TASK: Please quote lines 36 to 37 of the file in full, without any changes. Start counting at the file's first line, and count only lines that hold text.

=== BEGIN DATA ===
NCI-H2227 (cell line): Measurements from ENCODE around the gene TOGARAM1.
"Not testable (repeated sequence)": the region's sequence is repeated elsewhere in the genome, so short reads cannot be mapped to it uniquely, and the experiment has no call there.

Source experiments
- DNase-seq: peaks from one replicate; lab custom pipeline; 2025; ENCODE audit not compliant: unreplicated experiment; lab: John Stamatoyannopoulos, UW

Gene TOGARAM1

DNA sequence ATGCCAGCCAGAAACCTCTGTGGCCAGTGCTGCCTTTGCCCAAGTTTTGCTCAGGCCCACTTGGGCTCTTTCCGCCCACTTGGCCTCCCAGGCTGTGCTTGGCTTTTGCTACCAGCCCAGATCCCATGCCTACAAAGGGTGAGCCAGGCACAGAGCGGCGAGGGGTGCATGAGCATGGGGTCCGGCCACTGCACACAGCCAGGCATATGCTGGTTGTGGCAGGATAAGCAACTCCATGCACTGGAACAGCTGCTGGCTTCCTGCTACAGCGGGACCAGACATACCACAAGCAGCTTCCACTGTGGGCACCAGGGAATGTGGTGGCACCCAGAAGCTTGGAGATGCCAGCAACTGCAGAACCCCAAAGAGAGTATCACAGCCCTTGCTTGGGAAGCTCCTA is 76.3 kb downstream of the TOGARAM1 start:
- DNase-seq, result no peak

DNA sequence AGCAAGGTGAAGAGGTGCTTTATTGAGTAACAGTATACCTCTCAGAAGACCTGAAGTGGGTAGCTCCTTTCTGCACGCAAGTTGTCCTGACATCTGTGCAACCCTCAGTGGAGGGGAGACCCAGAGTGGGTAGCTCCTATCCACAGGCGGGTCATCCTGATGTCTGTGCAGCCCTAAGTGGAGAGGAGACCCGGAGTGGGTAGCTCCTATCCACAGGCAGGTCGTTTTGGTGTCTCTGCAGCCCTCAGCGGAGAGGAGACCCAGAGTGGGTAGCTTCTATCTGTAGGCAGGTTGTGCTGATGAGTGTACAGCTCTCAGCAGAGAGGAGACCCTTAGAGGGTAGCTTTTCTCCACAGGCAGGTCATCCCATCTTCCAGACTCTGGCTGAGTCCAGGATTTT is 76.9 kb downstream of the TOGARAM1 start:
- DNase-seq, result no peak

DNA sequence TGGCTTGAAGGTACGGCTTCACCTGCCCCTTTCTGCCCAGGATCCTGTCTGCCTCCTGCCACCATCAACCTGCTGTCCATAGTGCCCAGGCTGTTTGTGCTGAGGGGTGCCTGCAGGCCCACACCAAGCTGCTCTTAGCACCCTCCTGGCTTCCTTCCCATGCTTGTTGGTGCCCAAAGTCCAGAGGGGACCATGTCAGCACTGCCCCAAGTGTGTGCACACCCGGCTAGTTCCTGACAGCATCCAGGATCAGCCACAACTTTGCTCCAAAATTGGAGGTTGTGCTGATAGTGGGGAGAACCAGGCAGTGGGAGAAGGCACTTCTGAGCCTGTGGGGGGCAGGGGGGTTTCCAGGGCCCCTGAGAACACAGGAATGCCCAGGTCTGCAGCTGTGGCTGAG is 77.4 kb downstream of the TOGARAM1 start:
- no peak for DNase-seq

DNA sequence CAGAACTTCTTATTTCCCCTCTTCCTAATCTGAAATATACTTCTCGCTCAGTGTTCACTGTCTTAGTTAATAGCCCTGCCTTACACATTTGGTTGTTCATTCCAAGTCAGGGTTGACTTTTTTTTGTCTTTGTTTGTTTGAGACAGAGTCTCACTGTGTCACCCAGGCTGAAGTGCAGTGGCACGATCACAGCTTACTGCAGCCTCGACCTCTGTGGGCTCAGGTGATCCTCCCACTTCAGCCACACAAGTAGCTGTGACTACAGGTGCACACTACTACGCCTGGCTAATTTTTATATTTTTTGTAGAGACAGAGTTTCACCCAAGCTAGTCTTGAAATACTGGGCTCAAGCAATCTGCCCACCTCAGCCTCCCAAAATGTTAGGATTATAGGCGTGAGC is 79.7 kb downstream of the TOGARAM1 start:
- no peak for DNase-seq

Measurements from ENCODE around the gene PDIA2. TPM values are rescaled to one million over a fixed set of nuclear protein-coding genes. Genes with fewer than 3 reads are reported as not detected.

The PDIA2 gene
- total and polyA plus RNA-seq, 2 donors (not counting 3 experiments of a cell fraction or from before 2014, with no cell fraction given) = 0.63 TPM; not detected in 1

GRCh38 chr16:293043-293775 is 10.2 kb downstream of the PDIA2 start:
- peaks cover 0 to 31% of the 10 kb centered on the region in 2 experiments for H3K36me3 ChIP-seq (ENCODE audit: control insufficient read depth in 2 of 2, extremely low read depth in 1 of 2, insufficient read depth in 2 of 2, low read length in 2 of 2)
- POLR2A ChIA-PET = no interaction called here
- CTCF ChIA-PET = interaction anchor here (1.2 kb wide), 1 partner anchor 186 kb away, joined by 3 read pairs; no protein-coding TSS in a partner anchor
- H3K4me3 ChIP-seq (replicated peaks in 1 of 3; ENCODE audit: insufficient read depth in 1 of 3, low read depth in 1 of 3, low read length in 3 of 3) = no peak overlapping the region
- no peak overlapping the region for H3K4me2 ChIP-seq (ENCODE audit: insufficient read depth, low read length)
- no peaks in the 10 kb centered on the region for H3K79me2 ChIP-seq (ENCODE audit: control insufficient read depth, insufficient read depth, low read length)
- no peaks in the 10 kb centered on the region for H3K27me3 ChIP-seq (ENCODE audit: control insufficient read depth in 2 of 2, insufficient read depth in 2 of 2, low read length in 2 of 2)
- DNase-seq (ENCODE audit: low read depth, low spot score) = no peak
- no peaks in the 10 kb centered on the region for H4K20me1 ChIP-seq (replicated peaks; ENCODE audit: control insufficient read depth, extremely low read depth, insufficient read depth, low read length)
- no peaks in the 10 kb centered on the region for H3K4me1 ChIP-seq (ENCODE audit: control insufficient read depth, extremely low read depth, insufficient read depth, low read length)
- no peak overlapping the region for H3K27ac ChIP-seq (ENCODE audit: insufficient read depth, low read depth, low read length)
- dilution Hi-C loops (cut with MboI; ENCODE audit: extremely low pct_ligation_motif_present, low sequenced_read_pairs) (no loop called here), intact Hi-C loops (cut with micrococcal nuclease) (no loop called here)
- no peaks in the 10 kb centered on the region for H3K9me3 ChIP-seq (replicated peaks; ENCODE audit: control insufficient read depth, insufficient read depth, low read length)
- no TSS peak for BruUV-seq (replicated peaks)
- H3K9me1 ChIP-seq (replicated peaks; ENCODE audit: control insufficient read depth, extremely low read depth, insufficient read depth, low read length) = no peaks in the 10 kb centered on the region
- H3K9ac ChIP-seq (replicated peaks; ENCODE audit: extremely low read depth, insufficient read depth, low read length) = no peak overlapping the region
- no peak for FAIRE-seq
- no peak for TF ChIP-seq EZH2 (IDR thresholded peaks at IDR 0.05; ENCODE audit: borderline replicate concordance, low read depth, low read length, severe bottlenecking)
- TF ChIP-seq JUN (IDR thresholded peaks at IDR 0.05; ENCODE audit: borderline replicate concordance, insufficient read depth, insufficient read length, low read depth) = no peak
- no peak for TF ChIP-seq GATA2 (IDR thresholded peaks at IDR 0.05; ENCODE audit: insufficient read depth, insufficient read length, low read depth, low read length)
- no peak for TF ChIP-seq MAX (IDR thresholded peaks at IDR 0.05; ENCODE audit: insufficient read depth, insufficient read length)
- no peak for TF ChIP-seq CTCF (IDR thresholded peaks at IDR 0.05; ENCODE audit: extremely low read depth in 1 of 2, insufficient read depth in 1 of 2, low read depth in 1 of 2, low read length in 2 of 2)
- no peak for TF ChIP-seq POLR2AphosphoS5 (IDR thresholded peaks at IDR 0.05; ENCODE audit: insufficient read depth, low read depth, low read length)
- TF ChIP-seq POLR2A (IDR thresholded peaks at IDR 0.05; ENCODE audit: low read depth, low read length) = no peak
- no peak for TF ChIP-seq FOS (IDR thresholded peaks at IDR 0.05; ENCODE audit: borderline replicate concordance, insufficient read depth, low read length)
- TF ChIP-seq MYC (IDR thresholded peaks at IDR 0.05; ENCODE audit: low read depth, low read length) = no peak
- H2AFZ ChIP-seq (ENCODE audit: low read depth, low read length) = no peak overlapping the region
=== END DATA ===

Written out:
- TF ChIP-seq JUN (IDR thresholded peaks at IDR 0.05; ENCODE audit: borderline replicate concordance, insufficient read depth, insufficient read length, low read depth) = no peak
- no peak for TF ChIP-seq GATA2 (IDR thresholded peaks at IDR 0.05; ENCODE audit: insufficient read depth, insufficient read length, low read depth, low read length)